(See Introduction pp. 10-18)
William Camden (1551-1623) after a rather irregular undergraduate career at Oxford, where he knew both Carew and Sidney, moved to London and as a teacher at Westminster School began the antiquarian work which was to make him famous. See also No. 168.
(a) From. Britannia (1600), p. 379:
Here we should mention the chief of English poets, Geoffrey Chaucer, and the one who came nearest him of English poets in happiness of genius and the rich vein of poetry-Edmund Spenser. 1
(b) From Certaine Poems, …and Epitaphs of the English Nation in former Times appended to Remaines concerning Britaine (1605), p. 8:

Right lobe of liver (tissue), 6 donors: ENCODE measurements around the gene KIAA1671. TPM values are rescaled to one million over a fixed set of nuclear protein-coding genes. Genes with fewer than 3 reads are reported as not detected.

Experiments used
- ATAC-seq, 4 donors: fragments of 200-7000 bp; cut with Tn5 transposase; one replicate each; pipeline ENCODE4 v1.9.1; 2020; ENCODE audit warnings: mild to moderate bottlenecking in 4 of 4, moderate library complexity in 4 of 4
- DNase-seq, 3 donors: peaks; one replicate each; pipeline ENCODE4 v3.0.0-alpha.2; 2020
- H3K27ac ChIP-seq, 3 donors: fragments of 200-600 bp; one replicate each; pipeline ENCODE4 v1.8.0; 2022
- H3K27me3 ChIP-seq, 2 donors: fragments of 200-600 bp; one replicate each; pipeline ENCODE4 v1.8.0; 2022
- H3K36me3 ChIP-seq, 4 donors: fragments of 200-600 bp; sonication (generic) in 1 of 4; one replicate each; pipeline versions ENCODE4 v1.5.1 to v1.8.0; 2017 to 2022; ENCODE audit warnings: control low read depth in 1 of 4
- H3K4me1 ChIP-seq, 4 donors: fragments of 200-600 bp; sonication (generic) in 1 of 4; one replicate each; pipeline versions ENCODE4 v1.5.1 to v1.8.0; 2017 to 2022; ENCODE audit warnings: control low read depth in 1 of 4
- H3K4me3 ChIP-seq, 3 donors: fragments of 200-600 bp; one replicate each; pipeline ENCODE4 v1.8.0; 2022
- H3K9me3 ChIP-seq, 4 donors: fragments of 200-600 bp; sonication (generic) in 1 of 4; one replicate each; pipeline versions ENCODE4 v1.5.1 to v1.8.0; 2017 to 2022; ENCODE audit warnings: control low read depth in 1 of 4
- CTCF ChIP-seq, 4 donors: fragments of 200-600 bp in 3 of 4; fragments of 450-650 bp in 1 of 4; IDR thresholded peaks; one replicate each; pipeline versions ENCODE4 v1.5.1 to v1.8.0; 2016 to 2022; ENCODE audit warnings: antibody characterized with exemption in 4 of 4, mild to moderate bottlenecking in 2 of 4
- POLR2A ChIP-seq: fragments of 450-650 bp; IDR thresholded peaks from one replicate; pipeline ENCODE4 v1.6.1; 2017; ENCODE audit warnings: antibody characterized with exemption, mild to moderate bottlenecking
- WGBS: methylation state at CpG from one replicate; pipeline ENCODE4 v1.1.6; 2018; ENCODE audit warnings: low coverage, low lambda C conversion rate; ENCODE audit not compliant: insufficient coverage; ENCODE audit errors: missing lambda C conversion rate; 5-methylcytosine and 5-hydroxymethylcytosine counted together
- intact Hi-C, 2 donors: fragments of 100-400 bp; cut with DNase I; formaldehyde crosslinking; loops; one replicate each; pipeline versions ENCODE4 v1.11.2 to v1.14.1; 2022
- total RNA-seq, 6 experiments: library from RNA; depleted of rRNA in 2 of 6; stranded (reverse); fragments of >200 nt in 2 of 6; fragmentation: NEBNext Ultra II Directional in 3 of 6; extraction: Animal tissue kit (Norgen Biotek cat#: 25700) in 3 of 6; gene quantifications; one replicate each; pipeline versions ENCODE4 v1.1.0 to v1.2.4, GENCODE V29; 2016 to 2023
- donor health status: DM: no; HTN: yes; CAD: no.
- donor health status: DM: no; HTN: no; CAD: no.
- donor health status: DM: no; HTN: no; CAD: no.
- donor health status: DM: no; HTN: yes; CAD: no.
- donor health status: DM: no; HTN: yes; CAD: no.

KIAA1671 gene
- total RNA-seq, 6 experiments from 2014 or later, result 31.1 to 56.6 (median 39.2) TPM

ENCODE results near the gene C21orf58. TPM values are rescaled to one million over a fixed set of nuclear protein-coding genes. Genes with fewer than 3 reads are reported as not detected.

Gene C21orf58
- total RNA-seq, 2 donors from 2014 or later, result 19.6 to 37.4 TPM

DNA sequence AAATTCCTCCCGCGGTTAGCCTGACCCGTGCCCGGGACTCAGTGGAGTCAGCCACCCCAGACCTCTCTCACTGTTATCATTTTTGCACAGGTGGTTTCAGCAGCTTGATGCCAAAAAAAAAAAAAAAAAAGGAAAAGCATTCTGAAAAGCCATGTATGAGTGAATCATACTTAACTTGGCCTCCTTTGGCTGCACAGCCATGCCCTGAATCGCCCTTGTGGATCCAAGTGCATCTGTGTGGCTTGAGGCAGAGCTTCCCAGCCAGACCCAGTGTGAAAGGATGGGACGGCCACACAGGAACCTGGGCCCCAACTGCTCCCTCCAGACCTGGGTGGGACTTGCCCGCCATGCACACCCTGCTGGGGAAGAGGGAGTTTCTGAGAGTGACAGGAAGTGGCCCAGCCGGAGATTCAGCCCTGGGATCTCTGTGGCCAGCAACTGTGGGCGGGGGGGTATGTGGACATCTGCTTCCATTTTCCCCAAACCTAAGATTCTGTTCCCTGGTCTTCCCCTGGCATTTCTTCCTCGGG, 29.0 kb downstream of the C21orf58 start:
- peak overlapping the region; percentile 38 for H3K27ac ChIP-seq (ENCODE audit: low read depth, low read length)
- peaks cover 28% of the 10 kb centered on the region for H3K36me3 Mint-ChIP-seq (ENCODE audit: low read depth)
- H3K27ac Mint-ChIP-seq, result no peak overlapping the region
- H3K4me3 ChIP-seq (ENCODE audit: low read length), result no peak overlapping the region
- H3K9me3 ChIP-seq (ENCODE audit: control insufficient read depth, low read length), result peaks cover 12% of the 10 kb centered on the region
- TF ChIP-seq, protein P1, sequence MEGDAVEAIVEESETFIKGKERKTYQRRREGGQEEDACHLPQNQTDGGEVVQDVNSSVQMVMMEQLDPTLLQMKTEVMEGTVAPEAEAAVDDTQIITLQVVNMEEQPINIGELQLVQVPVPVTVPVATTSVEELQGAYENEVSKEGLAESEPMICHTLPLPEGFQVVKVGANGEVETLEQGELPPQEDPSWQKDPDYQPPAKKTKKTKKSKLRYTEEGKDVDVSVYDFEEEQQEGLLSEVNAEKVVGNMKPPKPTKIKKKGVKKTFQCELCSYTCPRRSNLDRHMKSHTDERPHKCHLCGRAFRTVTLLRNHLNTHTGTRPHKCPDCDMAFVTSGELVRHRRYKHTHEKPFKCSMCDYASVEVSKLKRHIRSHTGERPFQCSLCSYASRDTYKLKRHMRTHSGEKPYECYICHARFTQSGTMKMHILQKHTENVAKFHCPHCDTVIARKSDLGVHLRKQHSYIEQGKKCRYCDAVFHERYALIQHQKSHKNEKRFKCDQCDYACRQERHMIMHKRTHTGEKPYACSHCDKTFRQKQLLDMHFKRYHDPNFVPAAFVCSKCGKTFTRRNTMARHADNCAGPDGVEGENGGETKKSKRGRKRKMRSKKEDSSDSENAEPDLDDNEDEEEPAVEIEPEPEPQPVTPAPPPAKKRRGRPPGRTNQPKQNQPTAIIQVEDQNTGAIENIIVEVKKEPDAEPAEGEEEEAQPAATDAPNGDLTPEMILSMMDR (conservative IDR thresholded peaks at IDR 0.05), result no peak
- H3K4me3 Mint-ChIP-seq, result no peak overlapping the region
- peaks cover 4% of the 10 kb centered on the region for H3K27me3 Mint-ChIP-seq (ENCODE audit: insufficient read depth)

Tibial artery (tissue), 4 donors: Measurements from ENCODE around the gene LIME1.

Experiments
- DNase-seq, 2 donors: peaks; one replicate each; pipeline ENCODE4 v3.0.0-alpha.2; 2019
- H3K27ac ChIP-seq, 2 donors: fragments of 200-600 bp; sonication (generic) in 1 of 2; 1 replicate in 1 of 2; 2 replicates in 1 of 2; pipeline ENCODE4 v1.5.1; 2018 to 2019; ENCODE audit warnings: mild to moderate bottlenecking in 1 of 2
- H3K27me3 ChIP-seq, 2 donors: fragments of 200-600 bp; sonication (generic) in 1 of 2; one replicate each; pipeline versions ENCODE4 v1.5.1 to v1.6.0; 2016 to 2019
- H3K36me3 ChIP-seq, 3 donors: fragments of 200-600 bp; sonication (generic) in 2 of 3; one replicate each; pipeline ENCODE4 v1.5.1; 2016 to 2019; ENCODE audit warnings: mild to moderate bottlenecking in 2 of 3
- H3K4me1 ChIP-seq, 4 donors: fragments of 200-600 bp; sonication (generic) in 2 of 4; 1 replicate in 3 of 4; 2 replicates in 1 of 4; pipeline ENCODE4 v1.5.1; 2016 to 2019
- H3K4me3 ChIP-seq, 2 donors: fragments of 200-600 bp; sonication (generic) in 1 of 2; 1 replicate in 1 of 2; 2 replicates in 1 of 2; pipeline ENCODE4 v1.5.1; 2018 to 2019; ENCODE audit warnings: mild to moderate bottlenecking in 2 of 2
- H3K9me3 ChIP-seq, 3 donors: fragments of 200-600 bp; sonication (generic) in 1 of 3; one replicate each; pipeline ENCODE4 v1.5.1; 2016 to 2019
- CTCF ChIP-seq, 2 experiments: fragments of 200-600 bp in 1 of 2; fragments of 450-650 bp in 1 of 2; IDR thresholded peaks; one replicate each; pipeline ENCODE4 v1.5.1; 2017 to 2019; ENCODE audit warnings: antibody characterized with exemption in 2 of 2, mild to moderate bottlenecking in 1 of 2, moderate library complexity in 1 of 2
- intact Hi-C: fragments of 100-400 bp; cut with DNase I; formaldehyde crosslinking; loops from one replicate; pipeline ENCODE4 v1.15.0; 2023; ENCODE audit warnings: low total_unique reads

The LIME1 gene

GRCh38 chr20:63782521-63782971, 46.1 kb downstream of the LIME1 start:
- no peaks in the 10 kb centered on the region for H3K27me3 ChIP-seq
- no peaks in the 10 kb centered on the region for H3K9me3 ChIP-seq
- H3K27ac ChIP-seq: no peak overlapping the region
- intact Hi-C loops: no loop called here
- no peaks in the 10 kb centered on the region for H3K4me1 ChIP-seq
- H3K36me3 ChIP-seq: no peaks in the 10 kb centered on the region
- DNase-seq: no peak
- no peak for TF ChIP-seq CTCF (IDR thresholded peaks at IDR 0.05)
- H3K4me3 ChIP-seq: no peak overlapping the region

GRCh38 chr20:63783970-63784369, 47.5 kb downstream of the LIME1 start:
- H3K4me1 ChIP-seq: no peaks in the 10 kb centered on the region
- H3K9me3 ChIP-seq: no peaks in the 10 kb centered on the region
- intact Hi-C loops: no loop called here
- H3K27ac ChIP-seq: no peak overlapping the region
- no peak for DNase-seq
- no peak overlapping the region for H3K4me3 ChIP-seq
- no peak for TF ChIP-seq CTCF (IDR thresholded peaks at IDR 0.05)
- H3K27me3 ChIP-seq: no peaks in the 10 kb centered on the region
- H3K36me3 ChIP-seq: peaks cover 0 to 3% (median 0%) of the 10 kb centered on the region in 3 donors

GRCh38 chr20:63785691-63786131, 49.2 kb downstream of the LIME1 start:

These may suffice for some Poeticall descriptions of our auncient Poets, if I would come to our time, what a world could I present to you out of Sir Philipp Sidney, Ed. Spencer, Samuel Daniel, Hugh Holland, Ben: Iohnson, Th. Campion, Mich. Drayton, George Chapman, Iohn Marston, William Shakespeare, & other most pregnant witts of these our times, whom succeeding ages may iustly admire.
1Quique minime tacendus Poetarum Anglorum princeps Galfredus Chaucer; & qui ad illum ingenij faelicitate, & diuite Poeseos vena proxime accessit Edm. Spencerus.